Are Online Storage Auctions More Vulnerable to Scams?

Online Storage Auction ScamsAs virtual storage auctions begin to gain traction, many long-time auction hunters have begun to regard them with suspicion.

Change isn’t always easy to adjust to, and some bidders do raise important concerns. One issue that comes up sometimes among veteran bidders is how easy online auctions might be to scam.

If you’re serious about protecting your money, you’ll want to avoid scams whenever possible. Fortunately, most online storage auction sites are reputable, and many of the issues brought up by skeptics can apply to any type of auction. Here are a few of the more common concerns:

The Units are Staged Before Going Up for Bidding

The photographs of the storage units listed on our website reflect the look of the unit when the door was opened. No one at the storage facility is supposed to enter the unit, remove or plant items or rearrange anything. All photographs are meant to be indicative of exactly what you would see at an in-person auction.

Of course, it’s always possible that a facility manager might stage a unit to make it look more appealing, but this is hardly unique to online auctions. Some unscrupulous managers have made a habit of staging storage units since auctions began.

However, the majority of people running storage auctions just want to get rid of the units and earn a little money along the way. Since bids on virtual auctions tend to be higher than in-person auctions anyway, there’s little reason to manipulate buyers.

As long as bidders are smart and bid only on what they can see – a strategy veterans always follow anyway – the possibility of a staged unit should have no effect on bidding whether the auction is happening online or in person.

The Bids for Online Auctions Are Inflated

It’s true that virtual storage auctions tend to rake in higher profits than auctions held in person. There are a few reasons for this, and most of them are completely honest.

First, online auctions run for a long time. A bidder has several days in which to consider an auction and find funds to pay for it. Second, bidders have a long time to research a unit, examine the photographs and make careful bidding decisions.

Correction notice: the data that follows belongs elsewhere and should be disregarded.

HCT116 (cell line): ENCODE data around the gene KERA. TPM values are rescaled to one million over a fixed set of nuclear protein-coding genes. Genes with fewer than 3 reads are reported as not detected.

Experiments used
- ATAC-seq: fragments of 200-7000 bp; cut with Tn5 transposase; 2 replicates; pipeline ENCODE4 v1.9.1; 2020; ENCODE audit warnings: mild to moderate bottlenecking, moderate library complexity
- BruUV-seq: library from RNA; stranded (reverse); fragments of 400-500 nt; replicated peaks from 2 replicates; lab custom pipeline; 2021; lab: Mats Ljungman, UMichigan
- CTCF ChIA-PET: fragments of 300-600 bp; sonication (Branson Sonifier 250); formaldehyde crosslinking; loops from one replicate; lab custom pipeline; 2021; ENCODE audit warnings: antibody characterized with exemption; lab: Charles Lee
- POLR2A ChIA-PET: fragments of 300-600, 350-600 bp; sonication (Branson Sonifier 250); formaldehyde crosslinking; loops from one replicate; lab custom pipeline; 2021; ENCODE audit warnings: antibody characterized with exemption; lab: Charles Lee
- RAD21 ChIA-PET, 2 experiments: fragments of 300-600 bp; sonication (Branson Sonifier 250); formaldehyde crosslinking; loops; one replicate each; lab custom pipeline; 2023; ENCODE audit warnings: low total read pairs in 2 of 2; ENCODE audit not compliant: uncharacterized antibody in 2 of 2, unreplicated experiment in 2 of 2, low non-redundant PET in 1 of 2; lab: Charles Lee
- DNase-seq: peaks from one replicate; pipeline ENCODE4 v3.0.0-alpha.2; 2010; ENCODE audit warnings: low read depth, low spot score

Some bidders are worried that online auctions may be manipulated to cause their bids to go up. Since you cannot see who you’re bidding against, it’s possible that the other bidders are active just to raise prices without being serious about the auction.

Unfortunately, that’s not a concern that’s limited to online auctions. Running up other bidders is a long-standing strategy in storage auctions, and some unscrupulous facilities even go so far as to plant bidders at their live auctions.

Units Are Being Sold Illegally

Auctions are subject to the lien laws of the state in which they occur, and the laws in all states haven’t quite caught up with technology. Online storage auctions aren’t legal in all states, and bidders may be worried about buying a unit online only to learn that the auction violated state laws.

Fortunately, if you bid through, you know that you’ll be safe: In states where online-only auctions are illegal, storage facilities can work within the law by running their auctions concurrently.

As long as no one at the in-person auction outbids your online bid, you’ll get the unit and won’t have to worry about legal ramifications. As the rest of the country starts to catch up with technology, these lien laws may be written in a way that will favor online auctions.

Any new technology is bound to inspire uneasiness among people who are accustomed to doing things the traditional way. While it makes sense to be skeptical about the future of online storage unit auctions, it’s smart to be realistic. Most complaints raised against these auctions hold equally true for traditional auctions as well, and the comparative convenience of online auctions makes them well worth any risks.

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Tiana Bodine

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